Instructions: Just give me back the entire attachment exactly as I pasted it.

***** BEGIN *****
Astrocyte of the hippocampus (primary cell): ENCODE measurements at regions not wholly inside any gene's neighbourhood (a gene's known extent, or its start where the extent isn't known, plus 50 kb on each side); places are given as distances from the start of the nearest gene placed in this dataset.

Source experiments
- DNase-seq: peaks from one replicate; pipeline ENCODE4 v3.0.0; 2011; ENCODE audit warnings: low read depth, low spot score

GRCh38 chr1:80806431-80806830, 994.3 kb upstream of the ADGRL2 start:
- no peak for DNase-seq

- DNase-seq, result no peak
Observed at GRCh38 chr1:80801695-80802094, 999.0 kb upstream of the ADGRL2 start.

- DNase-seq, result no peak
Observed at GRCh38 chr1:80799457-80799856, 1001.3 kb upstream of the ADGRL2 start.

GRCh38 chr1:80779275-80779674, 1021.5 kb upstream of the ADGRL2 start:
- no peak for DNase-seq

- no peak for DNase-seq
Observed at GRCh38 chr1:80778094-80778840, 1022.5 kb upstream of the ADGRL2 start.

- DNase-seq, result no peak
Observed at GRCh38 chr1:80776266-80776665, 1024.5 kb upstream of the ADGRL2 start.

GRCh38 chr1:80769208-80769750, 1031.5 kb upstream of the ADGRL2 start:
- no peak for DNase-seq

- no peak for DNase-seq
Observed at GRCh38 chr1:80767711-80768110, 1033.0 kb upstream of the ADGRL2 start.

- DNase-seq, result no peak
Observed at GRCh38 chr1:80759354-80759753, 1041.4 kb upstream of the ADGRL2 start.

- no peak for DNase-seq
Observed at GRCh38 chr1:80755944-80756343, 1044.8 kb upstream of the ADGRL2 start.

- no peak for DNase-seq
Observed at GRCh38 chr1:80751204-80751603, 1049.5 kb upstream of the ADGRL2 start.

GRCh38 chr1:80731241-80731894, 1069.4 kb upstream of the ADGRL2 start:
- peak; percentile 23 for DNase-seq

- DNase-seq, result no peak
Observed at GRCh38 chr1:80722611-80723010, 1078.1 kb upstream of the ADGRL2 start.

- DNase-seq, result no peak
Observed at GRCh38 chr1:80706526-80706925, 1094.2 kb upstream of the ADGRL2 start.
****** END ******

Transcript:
Astrocyte of the hippocampus (primary cell): ENCODE measurements at regions not wholly inside any gene's neighbourhood (a gene's known extent, or its start where the extent isn't known, plus 50 kb on each side); places are given as distances from the start of the nearest gene placed in this dataset.

Source experiments
- DNase-seq: peaks from one replicate; pipeline ENCODE4 v3.0.0; 2011; ENCODE audit warnings: low read depth, low spot score

GRCh38 chr1:80806431-80806830, 994.3 kb upstream of the ADGRL2 start:
- no peak for DNase-seq

- DNase-seq, result no peak
Observed at GRCh38 chr1:80801695-80802094, 999.0 kb upstream of the ADGRL2 start.

- DNase-seq, result no peak
Observed at GRCh38 chr1:80799457-80799856, 1001.3 kb upstream of the ADGRL2 start.

GRCh38 chr1:80779275-80779674, 1021.5 kb upstream of the ADGRL2 start:
- no peak for DNase-seq

- no peak for DNase-seq
Observed at GRCh38 chr1:80778094-80778840, 1022.5 kb upstream of the ADGRL2 start.

- DNase-seq, result no peak
Observed at GRCh38 chr1:80776266-80776665, 1024.5 kb upstream of the ADGRL2 start.

GRCh38 chr1:80769208-80769750, 1031.5 kb upstream of the ADGRL2 start:
- no peak for DNase-seq

- no peak for DNase-seq
Observed at GRCh38 chr1:80767711-80768110, 1033.0 kb upstream of the ADGRL2 start.

- DNase-seq, result no peak
Observed at GRCh38 chr1:80759354-80759753, 1041.4 kb upstream of the ADGRL2 start.

- no peak for DNase-seq
Observed at GRCh38 chr1:80755944-80756343, 1044.8 kb upstream of the ADGRL2 start.

- no peak for DNase-seq
Observed at GRCh38 chr1:80751204-80751603, 1049.5 kb upstream of the ADGRL2 start.

GRCh38 chr1:80731241-80731894, 1069.4 kb upstream of the ADGRL2 start:
- peak; percentile 23 for DNase-seq

- DNase-seq, result no peak
Observed at GRCh38 chr1:80722611-80723010, 1078.1 kb upstream of the ADGRL2 start.

- DNase-seq, result no peak
Observed at GRCh38 chr1:80706526-80706925, 1094.2 kb upstream of the ADGRL2 start.